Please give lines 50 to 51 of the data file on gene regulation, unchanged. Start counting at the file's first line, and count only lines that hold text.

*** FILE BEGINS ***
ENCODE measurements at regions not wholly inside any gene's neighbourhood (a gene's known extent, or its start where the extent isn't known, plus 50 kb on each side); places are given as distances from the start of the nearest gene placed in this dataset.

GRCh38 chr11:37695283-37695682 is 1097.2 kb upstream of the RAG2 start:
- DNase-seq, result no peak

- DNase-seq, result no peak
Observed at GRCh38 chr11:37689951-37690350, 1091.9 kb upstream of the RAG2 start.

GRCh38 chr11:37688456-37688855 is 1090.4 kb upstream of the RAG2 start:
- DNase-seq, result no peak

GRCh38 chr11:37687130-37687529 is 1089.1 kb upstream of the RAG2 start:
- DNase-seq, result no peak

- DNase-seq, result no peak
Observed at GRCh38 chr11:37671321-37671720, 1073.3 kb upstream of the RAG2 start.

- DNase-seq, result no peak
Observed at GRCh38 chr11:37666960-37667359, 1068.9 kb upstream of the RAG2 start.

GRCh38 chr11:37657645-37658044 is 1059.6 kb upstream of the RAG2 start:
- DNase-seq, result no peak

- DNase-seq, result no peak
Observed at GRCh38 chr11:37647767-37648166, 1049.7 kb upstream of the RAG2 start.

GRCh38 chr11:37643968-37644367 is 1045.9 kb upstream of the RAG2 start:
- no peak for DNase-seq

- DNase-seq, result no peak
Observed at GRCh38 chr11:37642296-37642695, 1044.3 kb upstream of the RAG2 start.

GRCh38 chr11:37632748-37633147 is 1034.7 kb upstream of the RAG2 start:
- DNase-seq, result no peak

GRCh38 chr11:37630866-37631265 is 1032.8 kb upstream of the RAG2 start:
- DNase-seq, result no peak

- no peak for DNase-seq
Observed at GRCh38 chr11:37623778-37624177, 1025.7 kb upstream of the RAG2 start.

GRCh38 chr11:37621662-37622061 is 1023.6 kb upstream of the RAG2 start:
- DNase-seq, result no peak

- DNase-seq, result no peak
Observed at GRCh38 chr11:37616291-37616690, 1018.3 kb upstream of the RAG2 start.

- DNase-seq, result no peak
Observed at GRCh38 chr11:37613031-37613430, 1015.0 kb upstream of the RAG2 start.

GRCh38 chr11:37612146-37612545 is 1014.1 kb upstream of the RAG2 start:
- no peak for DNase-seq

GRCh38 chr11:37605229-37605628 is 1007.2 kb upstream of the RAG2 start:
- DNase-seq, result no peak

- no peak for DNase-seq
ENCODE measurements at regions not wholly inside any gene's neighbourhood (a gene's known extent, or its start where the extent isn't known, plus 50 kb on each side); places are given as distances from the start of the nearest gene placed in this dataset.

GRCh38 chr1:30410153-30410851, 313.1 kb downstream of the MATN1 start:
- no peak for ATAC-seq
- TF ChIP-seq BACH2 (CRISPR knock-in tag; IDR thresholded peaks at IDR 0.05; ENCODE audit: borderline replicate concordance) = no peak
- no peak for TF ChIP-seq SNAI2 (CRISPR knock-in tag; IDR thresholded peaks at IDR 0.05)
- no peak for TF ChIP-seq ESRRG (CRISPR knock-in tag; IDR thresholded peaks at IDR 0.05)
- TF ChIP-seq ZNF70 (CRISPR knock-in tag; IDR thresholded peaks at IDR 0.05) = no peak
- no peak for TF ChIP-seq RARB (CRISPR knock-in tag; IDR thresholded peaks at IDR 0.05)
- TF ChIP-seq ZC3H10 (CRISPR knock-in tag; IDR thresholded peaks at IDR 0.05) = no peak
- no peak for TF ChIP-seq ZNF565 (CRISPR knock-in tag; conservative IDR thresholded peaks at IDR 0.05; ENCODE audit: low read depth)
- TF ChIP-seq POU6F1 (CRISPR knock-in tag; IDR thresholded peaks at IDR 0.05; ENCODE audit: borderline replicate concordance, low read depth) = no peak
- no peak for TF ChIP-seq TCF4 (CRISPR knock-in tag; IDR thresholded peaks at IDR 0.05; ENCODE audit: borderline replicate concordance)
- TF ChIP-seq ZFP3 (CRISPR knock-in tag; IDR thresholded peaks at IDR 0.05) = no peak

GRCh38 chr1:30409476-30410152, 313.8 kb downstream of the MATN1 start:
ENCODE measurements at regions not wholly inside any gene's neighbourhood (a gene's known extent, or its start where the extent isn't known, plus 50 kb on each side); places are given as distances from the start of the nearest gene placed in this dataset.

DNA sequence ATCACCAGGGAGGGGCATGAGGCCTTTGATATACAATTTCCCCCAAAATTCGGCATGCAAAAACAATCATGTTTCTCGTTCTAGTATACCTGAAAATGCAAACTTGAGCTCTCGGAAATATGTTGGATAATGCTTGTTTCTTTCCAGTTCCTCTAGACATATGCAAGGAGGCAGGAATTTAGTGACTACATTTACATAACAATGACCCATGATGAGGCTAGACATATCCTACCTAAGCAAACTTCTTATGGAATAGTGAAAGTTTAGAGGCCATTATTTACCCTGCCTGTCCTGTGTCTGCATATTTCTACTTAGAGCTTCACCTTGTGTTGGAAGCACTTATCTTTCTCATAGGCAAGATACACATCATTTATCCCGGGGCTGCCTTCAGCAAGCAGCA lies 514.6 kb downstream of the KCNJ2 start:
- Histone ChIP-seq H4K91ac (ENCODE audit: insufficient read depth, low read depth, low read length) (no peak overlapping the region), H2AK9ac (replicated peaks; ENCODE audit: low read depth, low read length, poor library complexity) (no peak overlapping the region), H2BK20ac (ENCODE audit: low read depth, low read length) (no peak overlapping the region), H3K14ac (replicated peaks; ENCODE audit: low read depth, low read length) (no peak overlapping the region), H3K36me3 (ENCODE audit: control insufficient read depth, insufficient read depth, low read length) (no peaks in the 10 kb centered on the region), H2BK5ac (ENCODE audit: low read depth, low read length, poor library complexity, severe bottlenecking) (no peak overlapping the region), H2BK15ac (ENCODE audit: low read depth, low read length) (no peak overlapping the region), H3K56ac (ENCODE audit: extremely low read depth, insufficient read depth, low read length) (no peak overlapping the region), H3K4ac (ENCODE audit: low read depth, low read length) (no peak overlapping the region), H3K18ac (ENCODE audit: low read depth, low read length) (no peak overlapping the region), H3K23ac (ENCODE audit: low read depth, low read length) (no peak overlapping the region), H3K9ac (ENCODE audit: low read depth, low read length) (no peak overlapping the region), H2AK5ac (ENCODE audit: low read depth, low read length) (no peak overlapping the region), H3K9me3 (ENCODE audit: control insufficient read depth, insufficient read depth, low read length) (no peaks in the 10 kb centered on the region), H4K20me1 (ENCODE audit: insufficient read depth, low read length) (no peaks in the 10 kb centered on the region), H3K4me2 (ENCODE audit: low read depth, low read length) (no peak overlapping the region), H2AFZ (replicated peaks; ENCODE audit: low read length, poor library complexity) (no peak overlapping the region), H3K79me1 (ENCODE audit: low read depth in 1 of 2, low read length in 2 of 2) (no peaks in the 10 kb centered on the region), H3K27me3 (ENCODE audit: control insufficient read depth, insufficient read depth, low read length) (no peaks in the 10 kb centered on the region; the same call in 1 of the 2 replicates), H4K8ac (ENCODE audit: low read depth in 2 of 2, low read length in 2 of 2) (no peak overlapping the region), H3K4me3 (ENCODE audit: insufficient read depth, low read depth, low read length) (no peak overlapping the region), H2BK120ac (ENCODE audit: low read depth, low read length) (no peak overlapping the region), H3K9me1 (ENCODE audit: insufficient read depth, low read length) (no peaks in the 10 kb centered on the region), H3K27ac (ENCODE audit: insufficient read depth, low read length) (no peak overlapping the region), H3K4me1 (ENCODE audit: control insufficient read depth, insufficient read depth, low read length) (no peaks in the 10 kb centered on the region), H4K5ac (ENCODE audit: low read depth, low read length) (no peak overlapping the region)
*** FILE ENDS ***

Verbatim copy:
- no peak for TF ChIP-seq TCF4 (CRISPR knock-in tag; IDR thresholded peaks at IDR 0.05; ENCODE audit: borderline replicate concordance)
- TF ChIP-seq ZFP3 (CRISPR knock-in tag; IDR thresholded peaks at IDR 0.05) = no peak